Sunday, February 26, 2017

The Mummy, or should I say, "The Skeletons"?

French archeologist controlled by Mike S arrive at the door to King Tut's tomb
For a change of pace, Keith hosted a take-off of the modern, Brendan Fraser “The Mummy” movies. The game was set with the opening of King Tut’s tomb in the 1920s, but with competition between various European factions to be the first in the tomb. Keith was using Flying Lead rules from Ganesaha Games, with a generous helping of the fantasy Song of Blades and Heroes thrown in, too. Keith had picked up a bunch of painted skeletons last weekend at The Bookery in Fairborn, OH, and wanted an excuse to get them onto the tabletop.
The British archeologists peer through the doorway and see movement where there shouldn't be any...
With a big turnout — 1 GM and 7 players — we had four European factions and four “bad guy” factions — mostly skeletons. Allen started off with a force of Arab tomb looters, and was supposed to die off quickly and become the third skeleton command. However, his looters held off the Europeans for longer than anyone anticipated, which meant for the first part of the game the skeletons sat around like…well, they’d been sitting there for thousands of years!
Having guarded against tomb raiders for thousands of years, the Pharaoh's skeletal soldiers are ready to repel the incursion
Once the Europeans made it into the tunnels leading to the tomb, they were a little gun-shy about entering the complex. Several turns were spent with skeletons waiting to pounce on the Europeans as they entered the tomb, unable to pour out because of the “magic” involved. Eventually, Keith let the magic flow out the doors and we took the battle to them (I was playing a skeleton, along with newcomer Brett). Keith had thrown in special event cards, which chiefly had the effect of allowing the Europeans to interrupt or steal our actions when we rolled them. There was one glorious moment when I played my first, hard-won card (you received them only when you eliminated an enemy figure) and knocked down “The Moose”, one of the burly European raiders.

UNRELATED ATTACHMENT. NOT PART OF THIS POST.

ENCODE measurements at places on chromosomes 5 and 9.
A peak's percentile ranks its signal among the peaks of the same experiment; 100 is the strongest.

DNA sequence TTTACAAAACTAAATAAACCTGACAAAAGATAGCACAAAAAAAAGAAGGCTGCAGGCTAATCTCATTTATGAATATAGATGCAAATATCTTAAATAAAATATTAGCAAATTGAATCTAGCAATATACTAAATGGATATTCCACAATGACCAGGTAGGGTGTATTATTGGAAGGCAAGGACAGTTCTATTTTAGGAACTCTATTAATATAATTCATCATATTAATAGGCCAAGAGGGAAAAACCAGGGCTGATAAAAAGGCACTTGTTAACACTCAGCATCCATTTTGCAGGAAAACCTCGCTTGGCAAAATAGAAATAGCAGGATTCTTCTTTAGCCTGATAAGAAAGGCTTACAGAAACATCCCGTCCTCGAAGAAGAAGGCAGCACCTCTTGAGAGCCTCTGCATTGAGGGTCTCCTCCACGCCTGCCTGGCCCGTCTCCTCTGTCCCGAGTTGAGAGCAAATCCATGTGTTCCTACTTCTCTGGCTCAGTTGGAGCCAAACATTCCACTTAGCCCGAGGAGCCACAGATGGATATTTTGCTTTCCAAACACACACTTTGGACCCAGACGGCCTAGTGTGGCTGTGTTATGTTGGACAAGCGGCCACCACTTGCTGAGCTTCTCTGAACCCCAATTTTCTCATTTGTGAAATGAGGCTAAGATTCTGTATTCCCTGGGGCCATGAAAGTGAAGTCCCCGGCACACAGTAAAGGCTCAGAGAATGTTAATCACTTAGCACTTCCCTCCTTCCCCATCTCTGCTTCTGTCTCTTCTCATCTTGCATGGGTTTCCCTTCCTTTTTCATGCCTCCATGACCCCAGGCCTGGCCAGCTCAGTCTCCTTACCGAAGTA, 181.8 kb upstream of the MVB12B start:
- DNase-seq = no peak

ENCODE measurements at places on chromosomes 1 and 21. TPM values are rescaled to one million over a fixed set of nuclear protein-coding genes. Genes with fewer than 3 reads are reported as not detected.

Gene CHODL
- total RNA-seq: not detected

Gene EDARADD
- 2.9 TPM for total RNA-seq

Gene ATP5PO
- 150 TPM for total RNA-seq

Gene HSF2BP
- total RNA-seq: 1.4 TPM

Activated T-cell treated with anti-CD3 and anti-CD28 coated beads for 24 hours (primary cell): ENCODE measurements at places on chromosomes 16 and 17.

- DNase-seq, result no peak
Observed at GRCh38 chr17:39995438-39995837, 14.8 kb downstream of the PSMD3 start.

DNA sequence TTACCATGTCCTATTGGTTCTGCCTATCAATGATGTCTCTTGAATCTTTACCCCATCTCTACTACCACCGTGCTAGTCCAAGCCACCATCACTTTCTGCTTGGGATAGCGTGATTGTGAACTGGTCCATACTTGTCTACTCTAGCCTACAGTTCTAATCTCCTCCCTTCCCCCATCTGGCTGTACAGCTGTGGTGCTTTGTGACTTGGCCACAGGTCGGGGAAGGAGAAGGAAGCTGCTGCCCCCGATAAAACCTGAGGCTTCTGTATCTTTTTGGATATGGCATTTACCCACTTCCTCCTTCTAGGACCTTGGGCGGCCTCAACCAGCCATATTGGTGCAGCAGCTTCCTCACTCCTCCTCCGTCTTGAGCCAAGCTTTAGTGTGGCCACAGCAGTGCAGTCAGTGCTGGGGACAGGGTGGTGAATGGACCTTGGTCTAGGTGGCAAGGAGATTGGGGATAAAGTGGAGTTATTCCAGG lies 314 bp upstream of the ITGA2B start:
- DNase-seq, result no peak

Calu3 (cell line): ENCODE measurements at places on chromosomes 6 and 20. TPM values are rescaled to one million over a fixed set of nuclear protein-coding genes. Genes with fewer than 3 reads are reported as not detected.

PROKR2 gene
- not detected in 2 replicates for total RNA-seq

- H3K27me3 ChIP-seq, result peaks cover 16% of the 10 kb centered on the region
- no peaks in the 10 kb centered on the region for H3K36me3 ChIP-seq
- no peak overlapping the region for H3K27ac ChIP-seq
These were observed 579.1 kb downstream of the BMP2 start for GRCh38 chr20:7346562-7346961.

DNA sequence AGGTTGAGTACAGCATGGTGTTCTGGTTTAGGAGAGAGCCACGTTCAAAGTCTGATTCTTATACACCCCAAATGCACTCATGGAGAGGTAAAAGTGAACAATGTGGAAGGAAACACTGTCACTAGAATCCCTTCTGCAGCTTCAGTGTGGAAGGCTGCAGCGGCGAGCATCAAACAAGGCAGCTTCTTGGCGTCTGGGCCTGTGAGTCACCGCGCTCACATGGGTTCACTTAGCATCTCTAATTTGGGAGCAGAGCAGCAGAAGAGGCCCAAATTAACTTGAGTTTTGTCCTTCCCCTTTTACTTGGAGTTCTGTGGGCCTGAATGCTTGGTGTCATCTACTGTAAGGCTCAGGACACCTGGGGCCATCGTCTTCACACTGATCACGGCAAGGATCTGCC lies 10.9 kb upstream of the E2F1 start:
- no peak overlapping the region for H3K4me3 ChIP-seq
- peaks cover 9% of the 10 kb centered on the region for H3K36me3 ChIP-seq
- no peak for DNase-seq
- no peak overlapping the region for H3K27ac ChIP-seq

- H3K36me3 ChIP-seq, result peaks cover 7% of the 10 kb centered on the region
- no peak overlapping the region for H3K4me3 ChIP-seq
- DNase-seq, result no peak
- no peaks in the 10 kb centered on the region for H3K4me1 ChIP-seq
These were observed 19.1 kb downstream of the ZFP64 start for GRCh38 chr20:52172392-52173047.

The first instinct of the Europeans was to try to stay at the door and shoot down the skeletons
Seven players in one game tends to make the action move a little slowly at times, and we ended up calling it quits just before 11 pm. Steve’s Chinese archeologists were close to breaking into Tut’s inner chambers. Mike S had moved his French into the same room, and was busy holding off the skeletons. My “rabble” skeletons were doing their best to hold off Joel and Mike W’s factions, though it would not be long before they broke past my weak command.
Once the Europeans entered the tomb complex the skeleton guards tried to swarm the doughty, well-armed archeologists
It was a different style of game, and was definitely fun once the Europeans entered the tomb complex. A little less preamble (and a little better rolling command rolls by the Europeans) might have produced a faster game that was fought to a conclusion. All in all, it was a good chance to get new figures and Keith’s new scratch-build dungeon complex on the tabletop!

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